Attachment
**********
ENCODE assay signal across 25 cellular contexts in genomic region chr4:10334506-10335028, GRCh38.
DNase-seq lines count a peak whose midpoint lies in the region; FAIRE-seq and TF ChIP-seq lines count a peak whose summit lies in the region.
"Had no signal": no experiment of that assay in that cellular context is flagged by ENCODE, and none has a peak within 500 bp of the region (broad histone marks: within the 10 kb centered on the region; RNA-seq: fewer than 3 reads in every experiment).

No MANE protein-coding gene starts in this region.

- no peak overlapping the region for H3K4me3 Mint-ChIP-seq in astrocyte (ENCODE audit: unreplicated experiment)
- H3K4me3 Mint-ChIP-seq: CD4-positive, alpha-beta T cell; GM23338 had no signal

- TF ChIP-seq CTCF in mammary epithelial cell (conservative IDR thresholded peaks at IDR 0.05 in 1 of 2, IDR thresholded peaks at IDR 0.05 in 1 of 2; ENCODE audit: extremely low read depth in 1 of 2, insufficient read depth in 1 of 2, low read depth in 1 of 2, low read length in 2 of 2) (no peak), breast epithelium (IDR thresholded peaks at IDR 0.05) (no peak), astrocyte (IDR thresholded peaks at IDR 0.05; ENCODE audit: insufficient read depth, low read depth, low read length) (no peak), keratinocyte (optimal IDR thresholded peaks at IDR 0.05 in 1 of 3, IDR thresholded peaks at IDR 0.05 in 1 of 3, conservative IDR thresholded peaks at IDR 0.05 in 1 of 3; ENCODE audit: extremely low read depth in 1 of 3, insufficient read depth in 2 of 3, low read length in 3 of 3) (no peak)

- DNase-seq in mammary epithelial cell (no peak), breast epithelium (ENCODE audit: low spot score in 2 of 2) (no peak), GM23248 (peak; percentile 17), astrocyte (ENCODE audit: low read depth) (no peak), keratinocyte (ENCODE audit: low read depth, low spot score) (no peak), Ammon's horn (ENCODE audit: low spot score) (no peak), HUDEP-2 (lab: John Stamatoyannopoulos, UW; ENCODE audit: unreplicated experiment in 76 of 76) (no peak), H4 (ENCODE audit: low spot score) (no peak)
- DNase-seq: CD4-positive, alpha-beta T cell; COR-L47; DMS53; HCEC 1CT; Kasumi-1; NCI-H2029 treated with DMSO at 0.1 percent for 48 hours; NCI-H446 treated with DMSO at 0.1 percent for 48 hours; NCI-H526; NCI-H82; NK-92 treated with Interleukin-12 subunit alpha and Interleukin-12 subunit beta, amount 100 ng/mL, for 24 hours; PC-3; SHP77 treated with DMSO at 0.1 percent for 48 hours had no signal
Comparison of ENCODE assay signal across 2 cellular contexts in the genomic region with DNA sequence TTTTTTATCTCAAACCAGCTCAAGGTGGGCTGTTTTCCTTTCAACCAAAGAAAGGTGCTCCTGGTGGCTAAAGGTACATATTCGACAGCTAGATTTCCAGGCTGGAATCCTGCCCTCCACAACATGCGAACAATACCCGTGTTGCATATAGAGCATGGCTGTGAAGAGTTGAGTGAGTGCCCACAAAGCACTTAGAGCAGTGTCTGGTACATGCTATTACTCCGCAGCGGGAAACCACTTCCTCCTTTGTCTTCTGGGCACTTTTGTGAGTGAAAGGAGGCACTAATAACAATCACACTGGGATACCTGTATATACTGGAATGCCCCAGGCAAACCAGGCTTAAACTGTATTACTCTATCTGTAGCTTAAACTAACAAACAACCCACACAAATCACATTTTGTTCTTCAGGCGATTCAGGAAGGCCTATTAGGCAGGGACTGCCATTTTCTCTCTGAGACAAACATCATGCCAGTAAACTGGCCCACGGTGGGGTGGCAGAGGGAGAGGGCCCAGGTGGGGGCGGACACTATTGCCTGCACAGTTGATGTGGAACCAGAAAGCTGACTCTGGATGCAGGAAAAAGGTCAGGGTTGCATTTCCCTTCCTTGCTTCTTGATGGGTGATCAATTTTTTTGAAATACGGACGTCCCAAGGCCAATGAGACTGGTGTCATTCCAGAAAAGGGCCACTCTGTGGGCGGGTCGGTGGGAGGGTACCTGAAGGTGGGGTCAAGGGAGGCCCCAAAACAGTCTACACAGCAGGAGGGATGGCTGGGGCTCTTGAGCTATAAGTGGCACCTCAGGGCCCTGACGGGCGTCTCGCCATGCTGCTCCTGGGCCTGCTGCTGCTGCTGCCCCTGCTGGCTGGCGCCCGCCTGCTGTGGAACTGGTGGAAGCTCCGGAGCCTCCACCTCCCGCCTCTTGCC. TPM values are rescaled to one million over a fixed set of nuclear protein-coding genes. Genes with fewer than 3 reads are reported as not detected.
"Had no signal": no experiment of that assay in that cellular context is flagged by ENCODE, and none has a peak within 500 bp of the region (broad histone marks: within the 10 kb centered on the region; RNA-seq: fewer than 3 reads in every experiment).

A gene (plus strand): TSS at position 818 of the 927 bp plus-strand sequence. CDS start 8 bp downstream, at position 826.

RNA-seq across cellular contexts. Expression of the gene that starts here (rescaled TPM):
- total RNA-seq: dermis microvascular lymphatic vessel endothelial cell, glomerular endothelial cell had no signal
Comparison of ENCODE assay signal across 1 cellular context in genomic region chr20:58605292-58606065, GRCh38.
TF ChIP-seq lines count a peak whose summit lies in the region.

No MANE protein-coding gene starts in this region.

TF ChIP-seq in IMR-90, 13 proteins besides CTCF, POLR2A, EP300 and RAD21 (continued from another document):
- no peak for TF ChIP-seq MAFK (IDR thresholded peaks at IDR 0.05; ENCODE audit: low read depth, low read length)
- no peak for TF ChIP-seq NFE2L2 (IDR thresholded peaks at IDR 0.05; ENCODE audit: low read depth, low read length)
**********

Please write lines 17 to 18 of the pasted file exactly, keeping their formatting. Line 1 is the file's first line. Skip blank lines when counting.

No MANE protein-coding gene starts in this region.

TF ChIP-seq in IMR-90, 13 proteins besides CTCF, POLR2A, EP300 and RAD21 (continued from another document):